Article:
But it is the streamlined rhythmic locomotive of ‘Trans Europe Express’ which dominates with its doppler-effect melodic swerves and hypnotic, pneumatic, piston-pumping rhythm. Along with its sister track, ‘Metal On Metal’ which New York DJ Afrika Bambaataa would re-construct five years later for his own seminal ‘Planet Rock’, this milestone in avant-pop modernism later becomes a crucial influence on the early pioneers of hip-hop & sampling, electro and industrial music. Poetry in motion.
“With Trans-Europe Express, they set out to reinvent a different legend: that of Europa itself. In the process, they changed pop music forever.” – Rolling Stone
“The juxtaposition of the humanity and the technology creates the melancholy tension. Trans Europe Express was the apex where beauty and machinery chiming together.” – Andy McClusky (Orchestral Manoeuvres In The Dark)
THE MAN MACHINE
A bold new look, sound and concept for Kraftwerk. Over supple processed rhythms which predate the rise of European techno and trance, they address automation and alienation, space travel and engineering, the seductive allure of urban landscapes and the vacant glamour of celebrity. Clipped and funky, ‘The Robots’ adds another dimension to Kraftwerk's ultra-dry sense of humour. Behind its intoxicating melodic pulse, ‘The Model’ is a highly prophetic satire on the beauty industry, so ahead of its time that it only becomes a UK chart-topper by accident three years later. And ‘Neon Lights’ is Kraftwerk's most achingly romantic song to date, a sci-fi lullaby for cities at twilight. Pure magic.
“The album has ‘classic’ stamped all over it…in time it would acquire the same ageless quality as The Beatles’ Sgt. Pepper or The Beach Boys’ Pet Sounds…” – Pascal Bussy, Kraftwerk: Man Machine And Music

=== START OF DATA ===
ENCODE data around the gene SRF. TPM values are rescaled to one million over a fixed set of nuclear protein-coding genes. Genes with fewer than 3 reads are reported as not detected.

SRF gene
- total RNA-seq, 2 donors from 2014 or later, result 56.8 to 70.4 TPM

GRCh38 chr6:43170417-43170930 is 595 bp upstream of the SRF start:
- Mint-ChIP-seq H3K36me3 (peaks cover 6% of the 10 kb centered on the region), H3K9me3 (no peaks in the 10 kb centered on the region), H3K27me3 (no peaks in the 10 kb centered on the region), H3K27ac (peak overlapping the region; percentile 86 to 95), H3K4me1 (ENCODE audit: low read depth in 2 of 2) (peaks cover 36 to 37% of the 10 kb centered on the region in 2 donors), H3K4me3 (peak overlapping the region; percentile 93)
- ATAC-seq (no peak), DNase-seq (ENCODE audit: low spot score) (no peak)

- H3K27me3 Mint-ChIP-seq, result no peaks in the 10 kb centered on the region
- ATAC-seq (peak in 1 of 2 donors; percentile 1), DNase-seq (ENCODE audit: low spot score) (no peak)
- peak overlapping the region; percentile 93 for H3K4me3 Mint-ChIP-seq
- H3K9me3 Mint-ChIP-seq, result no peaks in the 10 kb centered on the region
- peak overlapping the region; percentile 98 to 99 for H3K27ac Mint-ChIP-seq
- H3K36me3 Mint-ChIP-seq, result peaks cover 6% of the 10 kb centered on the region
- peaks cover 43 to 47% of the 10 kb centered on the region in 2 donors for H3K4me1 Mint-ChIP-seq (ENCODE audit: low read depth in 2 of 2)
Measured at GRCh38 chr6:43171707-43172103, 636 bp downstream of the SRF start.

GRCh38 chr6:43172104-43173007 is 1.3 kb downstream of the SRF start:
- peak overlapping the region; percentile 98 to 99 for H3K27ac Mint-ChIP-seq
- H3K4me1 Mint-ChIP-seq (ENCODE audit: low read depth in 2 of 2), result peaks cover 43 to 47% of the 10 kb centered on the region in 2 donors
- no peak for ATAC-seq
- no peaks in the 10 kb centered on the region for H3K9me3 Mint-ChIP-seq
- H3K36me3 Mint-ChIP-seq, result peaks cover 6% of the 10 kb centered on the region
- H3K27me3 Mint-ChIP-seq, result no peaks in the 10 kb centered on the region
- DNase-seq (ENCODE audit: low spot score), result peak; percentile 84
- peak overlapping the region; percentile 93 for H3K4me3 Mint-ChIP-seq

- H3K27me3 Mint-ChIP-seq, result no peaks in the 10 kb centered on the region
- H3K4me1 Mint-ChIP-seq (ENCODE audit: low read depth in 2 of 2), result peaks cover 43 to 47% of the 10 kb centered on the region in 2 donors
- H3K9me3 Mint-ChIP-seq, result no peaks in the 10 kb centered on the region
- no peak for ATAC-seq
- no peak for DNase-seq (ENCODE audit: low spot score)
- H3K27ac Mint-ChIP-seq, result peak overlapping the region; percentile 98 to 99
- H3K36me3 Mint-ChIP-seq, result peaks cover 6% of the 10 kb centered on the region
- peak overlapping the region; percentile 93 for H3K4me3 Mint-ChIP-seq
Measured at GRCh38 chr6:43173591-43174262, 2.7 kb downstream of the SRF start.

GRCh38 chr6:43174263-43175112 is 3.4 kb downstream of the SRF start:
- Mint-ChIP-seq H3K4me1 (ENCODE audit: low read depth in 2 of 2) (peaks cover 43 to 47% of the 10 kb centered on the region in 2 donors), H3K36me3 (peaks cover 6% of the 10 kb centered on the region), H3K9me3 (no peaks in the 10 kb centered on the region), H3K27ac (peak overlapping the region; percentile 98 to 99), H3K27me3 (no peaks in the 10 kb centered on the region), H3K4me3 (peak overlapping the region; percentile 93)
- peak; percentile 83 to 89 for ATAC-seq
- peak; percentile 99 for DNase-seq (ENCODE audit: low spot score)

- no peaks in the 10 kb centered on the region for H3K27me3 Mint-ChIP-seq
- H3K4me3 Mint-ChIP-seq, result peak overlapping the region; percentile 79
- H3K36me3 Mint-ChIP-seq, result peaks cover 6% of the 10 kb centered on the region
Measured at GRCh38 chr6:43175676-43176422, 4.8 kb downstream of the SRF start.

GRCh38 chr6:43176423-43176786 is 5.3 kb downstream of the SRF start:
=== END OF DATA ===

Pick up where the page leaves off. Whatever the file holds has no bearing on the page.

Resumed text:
“I’ve been a Kraftwerk fan all my life and The Man Machine is my favorite album….The Man Machine was about as flawless record as I could imagine, everything from the artwork to the photography and the production…It sounded so perfect, this platonic ideal of what electronic music could accomplish, this combination of atmosphere, emotion, melody and rhythm. It was the first time I realized that rhythmic electronic music could be stirring, atmospheric and beautiful which is one of the things for years and years that I’ve aspired to do in the music I make.” – Moby
Kraftwerk beam themselves into the future by writing about home computers, online dating and globalised electronic surveillance years before these phenomena truly come into being. A journey into the bright hopes and dark fears of the booming microchip revolution, ‘Computer World’ is a serenely beautiful and almost seamless collage of sensual melodies and liquid beatscapes. Tracks like ‘Numbers’ and ‘Pocket Calculator’, with their weightless bleeps and elastic beats, predict the silky rhythms of Chicago house and inspire a generation of Detroit techno artists. Kraftwerk's fanfare for the silicon age still sounds ageless, timeless and throbbing with invention.
“Computer World is really the cornerstone techno album. Full steam ahead techno! Everything was just so precise about the music. They made every sound count….I hold Computer World in such high esteem, like an icon, man. “ – Juan Atkins